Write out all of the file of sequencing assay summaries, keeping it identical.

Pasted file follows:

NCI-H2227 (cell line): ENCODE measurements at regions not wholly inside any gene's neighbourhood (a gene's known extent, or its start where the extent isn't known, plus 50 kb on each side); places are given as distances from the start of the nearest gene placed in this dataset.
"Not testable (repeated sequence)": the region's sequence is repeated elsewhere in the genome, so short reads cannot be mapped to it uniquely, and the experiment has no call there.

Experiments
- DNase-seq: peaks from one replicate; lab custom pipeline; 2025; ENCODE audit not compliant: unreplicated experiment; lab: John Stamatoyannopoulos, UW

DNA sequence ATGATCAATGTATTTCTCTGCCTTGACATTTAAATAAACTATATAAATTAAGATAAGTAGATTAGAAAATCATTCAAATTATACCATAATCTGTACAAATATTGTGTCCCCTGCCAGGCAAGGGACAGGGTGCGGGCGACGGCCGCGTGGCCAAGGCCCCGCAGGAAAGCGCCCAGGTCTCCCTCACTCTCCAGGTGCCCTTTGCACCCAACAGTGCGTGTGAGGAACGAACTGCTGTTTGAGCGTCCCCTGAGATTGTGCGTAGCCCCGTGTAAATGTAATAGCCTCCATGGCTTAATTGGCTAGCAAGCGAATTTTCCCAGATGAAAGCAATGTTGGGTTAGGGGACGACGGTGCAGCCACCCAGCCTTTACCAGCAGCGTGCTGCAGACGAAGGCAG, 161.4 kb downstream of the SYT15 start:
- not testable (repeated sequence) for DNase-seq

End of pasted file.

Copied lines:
NCI-H2227 (cell line): ENCODE measurements at regions not wholly inside any gene's neighbourhood (a gene's known extent, or its start where the extent isn't known, plus 50 kb on each side); places are given as distances from the start of the nearest gene placed in this dataset.
"Not testable (repeated sequence)": the region's sequence is repeated elsewhere in the genome, so short reads cannot be mapped to it uniquely, and the experiment has no call there.

Experiments
- DNase-seq: peaks from one replicate; lab custom pipeline; 2025; ENCODE audit not compliant: unreplicated experiment; lab: John Stamatoyannopoulos, UW

DNA sequence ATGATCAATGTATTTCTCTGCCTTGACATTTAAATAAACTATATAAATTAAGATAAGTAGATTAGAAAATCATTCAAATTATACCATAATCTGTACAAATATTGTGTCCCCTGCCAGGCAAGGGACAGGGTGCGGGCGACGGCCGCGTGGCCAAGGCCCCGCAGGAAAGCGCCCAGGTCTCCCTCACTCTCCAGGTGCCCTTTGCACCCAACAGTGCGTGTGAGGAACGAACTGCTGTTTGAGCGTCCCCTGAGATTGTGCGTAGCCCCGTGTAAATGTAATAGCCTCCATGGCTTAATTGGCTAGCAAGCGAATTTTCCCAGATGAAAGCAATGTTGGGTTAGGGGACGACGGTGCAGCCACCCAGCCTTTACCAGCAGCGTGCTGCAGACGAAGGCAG, 161.4 kb downstream of the SYT15 start:
- not testable (repeated sequence) for DNase-seq